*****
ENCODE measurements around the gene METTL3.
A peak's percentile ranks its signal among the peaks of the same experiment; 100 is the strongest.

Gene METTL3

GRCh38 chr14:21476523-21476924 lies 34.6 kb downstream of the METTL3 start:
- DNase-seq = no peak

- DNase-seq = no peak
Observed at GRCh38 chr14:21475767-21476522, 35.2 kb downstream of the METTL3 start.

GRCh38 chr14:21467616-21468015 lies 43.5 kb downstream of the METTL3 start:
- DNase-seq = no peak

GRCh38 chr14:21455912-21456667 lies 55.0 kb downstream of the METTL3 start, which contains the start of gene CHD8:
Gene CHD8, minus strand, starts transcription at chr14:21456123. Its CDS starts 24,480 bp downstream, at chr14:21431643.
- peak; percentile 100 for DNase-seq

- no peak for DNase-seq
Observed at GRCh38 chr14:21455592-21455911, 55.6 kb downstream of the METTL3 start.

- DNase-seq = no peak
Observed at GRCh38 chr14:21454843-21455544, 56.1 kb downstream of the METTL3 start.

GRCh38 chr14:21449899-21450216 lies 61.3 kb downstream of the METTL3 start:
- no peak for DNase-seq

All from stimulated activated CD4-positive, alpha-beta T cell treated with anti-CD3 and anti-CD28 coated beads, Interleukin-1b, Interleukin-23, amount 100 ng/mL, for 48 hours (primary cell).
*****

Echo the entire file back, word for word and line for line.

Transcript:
ENCODE measurements around the gene METTL3.
A peak's percentile ranks its signal among the peaks of the same experiment; 100 is the strongest.

Gene METTL3

GRCh38 chr14:21476523-21476924 lies 34.6 kb downstream of the METTL3 start:
- DNase-seq = no peak

- DNase-seq = no peak
Observed at GRCh38 chr14:21475767-21476522, 35.2 kb downstream of the METTL3 start.

GRCh38 chr14:21467616-21468015 lies 43.5 kb downstream of the METTL3 start:
- DNase-seq = no peak

GRCh38 chr14:21455912-21456667 lies 55.0 kb downstream of the METTL3 start, which contains the start of gene CHD8:
Gene CHD8, minus strand, starts transcription at chr14:21456123. Its CDS starts 24,480 bp downstream, at chr14:21431643.
- peak; percentile 100 for DNase-seq

- no peak for DNase-seq
Observed at GRCh38 chr14:21455592-21455911, 55.6 kb downstream of the METTL3 start.

- DNase-seq = no peak
Observed at GRCh38 chr14:21454843-21455544, 56.1 kb downstream of the METTL3 start.

GRCh38 chr14:21449899-21450216 lies 61.3 kb downstream of the METTL3 start:
- no peak for DNase-seq

All from stimulated activated CD4-positive, alpha-beta T cell treated with anti-CD3 and anti-CD28 coated beads, Interleukin-1b, Interleukin-23, amount 100 ng/mL, for 48 hours (primary cell).